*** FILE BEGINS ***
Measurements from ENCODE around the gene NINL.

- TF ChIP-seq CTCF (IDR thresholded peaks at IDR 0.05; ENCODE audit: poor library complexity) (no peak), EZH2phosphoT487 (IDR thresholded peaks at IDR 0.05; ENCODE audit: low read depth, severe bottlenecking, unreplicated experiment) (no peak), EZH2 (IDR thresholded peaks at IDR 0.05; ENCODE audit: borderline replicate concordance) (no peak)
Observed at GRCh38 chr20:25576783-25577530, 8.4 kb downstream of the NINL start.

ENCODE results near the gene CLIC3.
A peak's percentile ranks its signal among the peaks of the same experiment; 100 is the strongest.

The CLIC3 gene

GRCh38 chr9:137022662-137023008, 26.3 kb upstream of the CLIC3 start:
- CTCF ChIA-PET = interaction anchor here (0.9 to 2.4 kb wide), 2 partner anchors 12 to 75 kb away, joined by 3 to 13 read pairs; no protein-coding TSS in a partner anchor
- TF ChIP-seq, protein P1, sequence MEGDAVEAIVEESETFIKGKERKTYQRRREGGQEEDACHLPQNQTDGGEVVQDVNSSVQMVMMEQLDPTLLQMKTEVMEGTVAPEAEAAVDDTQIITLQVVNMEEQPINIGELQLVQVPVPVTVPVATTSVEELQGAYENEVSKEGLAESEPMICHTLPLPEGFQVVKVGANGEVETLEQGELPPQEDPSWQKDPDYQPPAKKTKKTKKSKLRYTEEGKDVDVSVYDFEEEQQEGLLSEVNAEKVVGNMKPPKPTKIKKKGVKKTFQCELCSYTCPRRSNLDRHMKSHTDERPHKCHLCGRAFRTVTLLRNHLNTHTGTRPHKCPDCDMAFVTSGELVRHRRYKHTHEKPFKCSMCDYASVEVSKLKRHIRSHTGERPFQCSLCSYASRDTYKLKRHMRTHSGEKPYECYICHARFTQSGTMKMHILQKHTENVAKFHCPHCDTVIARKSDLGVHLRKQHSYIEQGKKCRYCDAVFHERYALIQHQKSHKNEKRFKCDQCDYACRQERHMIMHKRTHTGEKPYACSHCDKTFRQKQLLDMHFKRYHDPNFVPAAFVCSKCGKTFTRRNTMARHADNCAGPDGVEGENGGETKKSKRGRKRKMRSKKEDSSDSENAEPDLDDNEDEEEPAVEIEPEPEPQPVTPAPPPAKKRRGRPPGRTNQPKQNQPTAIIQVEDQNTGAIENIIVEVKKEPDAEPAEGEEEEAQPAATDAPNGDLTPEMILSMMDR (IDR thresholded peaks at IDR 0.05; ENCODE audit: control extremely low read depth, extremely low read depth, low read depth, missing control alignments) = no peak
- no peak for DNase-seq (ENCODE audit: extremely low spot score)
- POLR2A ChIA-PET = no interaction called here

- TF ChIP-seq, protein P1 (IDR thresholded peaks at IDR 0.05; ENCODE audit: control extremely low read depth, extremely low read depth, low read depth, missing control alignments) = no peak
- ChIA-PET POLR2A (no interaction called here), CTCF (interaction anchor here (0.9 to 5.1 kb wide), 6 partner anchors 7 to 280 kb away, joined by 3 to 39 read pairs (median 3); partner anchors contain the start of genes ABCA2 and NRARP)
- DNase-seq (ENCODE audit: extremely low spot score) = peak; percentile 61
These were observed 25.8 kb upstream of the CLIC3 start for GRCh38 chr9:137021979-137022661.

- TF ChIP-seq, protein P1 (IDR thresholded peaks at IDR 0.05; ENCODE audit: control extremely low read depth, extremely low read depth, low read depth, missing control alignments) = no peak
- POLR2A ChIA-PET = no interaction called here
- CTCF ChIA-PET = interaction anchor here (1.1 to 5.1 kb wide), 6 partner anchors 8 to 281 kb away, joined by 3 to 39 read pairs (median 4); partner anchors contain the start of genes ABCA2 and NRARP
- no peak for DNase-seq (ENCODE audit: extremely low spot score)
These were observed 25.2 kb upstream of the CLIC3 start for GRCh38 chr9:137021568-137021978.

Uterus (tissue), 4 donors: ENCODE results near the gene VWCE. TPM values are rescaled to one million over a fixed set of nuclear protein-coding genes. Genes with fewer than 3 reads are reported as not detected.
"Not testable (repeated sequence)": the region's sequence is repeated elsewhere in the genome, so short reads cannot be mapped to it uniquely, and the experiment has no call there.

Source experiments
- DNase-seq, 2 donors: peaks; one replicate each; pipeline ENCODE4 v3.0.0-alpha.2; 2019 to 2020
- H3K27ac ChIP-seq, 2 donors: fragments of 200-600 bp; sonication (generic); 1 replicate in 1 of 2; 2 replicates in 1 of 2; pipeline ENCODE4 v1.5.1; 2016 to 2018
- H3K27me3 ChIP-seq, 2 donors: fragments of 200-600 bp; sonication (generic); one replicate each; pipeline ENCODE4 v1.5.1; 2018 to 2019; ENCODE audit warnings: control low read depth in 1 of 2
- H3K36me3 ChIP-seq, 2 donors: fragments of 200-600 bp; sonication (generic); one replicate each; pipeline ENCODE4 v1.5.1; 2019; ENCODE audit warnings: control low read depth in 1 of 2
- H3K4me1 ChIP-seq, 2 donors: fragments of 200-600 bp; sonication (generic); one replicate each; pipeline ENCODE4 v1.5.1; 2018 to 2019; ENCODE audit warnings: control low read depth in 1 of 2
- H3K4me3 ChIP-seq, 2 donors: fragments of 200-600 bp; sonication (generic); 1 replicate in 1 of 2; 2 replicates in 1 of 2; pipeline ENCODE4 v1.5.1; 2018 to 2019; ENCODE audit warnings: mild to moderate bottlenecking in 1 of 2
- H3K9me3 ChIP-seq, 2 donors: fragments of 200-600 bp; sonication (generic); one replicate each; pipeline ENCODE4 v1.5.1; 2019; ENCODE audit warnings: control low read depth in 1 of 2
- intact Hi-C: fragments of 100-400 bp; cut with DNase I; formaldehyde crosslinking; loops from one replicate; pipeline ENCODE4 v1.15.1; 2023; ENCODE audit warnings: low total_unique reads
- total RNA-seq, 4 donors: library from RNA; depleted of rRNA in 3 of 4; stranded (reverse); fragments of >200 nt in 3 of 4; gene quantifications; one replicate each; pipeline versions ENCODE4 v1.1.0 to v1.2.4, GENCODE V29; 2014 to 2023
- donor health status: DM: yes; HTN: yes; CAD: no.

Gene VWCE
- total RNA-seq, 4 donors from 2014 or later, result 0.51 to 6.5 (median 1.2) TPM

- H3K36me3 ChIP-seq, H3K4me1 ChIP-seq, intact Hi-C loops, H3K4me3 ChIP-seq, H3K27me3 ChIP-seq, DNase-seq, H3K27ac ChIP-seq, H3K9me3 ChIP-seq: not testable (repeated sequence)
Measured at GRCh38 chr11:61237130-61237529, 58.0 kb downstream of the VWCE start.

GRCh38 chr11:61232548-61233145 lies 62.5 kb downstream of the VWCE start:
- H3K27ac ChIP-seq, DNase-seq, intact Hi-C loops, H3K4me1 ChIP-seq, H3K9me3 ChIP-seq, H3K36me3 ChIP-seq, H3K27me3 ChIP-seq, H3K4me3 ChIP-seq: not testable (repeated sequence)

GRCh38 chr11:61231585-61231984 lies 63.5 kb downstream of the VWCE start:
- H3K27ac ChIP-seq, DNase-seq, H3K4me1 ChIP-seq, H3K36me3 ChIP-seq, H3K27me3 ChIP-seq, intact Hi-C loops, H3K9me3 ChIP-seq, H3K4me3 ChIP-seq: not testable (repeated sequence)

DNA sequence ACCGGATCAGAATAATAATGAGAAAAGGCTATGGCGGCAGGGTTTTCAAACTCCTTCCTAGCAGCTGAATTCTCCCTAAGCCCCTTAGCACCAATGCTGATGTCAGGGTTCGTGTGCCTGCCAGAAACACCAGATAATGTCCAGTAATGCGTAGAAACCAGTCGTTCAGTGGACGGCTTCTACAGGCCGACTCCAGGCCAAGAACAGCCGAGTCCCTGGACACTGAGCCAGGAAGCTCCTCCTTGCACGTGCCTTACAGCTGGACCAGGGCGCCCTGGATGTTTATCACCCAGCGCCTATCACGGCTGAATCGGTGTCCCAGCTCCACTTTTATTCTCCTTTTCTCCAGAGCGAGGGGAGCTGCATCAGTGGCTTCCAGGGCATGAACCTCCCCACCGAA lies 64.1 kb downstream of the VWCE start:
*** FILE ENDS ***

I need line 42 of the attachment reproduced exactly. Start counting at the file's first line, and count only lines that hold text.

DNA sequence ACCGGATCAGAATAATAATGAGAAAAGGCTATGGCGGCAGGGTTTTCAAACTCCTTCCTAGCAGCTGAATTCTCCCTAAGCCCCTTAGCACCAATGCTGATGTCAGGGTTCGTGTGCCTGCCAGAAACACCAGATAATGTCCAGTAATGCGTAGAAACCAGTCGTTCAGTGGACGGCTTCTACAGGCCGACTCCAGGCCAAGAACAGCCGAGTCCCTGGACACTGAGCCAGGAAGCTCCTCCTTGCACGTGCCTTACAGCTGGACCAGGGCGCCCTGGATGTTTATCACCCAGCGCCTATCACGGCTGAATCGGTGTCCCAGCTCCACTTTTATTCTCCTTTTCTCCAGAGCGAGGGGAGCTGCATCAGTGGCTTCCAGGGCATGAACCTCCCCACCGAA lies 64.1 kb downstream of the VWCE start: